Lake Street Lawyers offer a wide range of services related to criminal law and traffic offences including:
- Property damage
- Drug charges
- Indictable offences
- Summary offences
- Court appearances
- Drink driving
- Infringements (disobeying signs, mobile phone use, etc.)
- Drug driving
- Court appearances
What is a Traffic Offence?
A traffic offence is any offence committed in a vehicle and given to you by the Victorian Police. Offences include speeding, drink driving, driving while suspended or disobeying road rules.
What happens if I commit a Traffic Offence?
You will be issued a notice by the police which may have a number of different requirements. Depending on the severity of the act involved, you may be arrested, you may be issued with a Summons to appear in court or you may be issued with an administrative letter requiring you to pay a fine.
Drink Driving Offences – Will I lose my licence?
Victoria has some of the strictest road laws in Australia, particularly when the offence involves drink driving. Drink driving offences in Victoria attract a mandatory period of licence suspension and these mandatory periods vary depending on the alleged blood alcohol reading and whether or not you have any previous history of drink driving. There are a number of ways to potentially defend a drink driving charge and allow you to keep your licence. The most common defence is operator-error (i.e. the police incorrectly administered the breath analysis test). To find out more about whether you have a defence, how long you will lose your licence for, or whether you might be subject to an alcohol interlock program, you should seek legal advice relevant to your particular circumstances.
Speeding Offences – Can I keep my licence?
In determining the penalty that applies to speeding offences, the court will have regard to the speed you were travelling and the road conditions at the time. If you are alleged to have travelled more than 25km per hour over the speed limit then the alleged speed falls into the category of “excessive speeding”. A conviction for excessive speeding will automatically result in a loss of licence, although the court also has a discretion to impose an additional period of licence suspension. If you have been charged with travelling more than 25km per hour over the speed limit you should seek legal advice as the penalties may be far more severe than the minimum penalty that the law requires.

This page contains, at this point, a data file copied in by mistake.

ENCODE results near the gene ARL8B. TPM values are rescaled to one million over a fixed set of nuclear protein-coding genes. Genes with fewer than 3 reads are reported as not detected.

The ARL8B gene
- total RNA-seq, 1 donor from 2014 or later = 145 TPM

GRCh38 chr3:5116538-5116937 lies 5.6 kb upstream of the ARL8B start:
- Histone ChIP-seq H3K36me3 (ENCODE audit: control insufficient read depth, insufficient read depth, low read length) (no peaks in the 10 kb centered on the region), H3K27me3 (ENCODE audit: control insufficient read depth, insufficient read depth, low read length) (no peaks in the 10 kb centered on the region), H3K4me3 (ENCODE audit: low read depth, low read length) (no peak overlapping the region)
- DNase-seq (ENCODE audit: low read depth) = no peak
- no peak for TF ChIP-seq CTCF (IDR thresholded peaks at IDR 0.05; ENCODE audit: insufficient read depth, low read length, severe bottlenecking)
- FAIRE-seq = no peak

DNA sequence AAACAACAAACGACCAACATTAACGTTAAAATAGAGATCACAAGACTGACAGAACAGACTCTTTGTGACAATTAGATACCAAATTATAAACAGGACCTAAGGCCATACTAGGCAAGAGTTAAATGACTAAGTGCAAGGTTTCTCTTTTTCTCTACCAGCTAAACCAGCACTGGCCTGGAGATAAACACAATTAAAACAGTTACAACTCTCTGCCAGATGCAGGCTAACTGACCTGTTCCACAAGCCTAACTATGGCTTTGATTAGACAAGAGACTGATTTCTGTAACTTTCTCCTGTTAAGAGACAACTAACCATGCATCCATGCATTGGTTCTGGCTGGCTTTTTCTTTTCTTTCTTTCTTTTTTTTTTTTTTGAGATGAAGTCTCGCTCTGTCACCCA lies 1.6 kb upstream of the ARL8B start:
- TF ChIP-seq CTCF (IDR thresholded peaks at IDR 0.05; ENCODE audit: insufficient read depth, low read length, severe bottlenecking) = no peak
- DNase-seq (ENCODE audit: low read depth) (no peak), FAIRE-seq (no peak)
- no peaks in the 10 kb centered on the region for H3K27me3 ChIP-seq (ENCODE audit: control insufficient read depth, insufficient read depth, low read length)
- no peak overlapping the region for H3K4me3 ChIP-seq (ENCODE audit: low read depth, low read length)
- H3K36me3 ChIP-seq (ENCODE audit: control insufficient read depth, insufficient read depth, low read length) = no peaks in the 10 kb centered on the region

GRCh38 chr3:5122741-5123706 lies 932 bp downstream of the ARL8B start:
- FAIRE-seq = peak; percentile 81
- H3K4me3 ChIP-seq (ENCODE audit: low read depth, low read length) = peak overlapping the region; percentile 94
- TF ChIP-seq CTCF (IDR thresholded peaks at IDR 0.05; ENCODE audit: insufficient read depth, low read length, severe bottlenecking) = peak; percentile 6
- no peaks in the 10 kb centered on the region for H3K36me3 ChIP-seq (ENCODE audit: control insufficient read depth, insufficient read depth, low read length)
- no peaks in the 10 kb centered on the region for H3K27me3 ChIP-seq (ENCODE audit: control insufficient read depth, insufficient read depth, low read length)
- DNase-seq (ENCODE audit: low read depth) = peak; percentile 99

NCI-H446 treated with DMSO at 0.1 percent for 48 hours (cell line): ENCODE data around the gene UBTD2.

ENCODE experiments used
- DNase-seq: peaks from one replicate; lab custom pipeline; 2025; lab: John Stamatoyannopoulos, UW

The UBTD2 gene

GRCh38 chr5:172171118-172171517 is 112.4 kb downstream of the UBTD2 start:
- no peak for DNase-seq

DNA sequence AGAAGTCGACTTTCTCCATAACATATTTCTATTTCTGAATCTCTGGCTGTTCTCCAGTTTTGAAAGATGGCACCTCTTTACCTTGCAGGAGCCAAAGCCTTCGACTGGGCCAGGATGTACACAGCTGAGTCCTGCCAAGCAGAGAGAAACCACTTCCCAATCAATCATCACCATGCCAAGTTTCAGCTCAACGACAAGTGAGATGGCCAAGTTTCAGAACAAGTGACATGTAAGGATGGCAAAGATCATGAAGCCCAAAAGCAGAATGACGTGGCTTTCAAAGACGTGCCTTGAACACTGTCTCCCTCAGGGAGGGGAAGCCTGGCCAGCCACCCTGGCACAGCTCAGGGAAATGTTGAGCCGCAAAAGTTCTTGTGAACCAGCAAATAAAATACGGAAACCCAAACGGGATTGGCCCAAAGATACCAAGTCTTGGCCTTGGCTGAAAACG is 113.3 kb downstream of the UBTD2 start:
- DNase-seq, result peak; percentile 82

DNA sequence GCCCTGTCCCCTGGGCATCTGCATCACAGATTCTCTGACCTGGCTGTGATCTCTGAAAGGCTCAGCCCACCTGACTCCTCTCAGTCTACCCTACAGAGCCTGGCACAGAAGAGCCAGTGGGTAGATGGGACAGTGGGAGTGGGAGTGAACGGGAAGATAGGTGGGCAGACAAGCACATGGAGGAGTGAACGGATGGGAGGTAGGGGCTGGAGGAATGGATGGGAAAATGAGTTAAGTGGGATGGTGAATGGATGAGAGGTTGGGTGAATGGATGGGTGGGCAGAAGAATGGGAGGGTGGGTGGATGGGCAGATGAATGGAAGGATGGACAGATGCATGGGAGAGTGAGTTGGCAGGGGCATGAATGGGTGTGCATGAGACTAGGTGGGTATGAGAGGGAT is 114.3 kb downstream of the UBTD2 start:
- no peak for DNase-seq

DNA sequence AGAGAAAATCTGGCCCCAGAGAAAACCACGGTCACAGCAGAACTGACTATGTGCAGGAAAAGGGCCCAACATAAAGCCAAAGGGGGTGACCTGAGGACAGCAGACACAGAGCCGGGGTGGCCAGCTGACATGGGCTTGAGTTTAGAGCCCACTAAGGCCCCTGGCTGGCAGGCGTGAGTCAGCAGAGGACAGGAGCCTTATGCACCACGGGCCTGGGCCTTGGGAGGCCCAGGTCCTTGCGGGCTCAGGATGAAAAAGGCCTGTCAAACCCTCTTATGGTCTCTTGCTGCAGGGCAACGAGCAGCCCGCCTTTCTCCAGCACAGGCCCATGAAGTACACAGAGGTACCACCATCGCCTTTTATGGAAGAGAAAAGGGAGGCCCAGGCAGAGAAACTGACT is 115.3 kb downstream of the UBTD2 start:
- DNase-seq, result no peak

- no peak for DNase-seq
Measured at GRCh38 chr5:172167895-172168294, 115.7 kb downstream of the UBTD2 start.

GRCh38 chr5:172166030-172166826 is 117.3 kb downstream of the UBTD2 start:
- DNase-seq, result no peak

Will I have a criminal record?
Traffic offences are criminal offences and can result in you having a criminal record. Minor offences which are dealt with administratively will not attract a criminal conviction, although drink driving offences and excessive speeding offences may result in a criminal record.
I have been charged with driving while disqualified, what do I do?
Driving while disqualified is an incredibly serious offence and attracts harsh penalties. If you are charged with driving while disqualified you will be issued with a summons and be required to attend court. A first offence can attract a fine of up to $4,000 or 4 months imprisonment. A subsequent offence can result in a fine of up to $27,000 or 2 years in prison. Your legal counsel will discuss with you a number of potential defences to the charge of driving while disqualified.
I have received a backlog of toll enforcement notices – what now?
It is a common situation when driving in or around Melbourne or interstate to drive on a toll road. Where you have failed to have a valid e-tag or e-pass for the trip, you may be issued with a toll notice, a toll reminder notice and then subsequent toll enforcement notices. Often you may have been unaware of the notices or been unable to financially deal with the notices when they arrived.
These enforcement notices generally carry hefty administrative and enforcement fees in addition to the initial fee incurred by driving on the toll road. If you do not take action, the Sheriff may come and seize your property.
If you have received a number of toll enforcement notices, you may be able to apply for an internal review of the decision and avoid the need to go to court to have your case heard. If the fines are not revoked by an internal review, you must apply to the Magistrates’ Court to have the matter heard by a Magistrate.
I have received an “Options Letter” from VicRoads – What do I do?
If you have incurred 12 or more demerit points within a 3 year period, VicRoads will send you an “Options Letter” asking you if you would like to enter into a demerit point bond, or whether you would prefer to immediately serve a 3 month licence suspension period. A demerit point bond allows you to continue driving, but if you commit any further offences within the following 12 months, you will lose your licence for 6 months. This option is often useful for individuals who require their car to carry out their employment or for other compelling reasons.
You can dispute that you have incurred 12 or more demerit points within 3 years and, if successful, you may be able to avoid entering into a demerit point bond or losing your licence.
Other traffic matters
If you have any other questions on traffic matters you should seek expert legal advice for your individual circumstances. This consult will allow you to know where you stand and whether you have any defences available to you.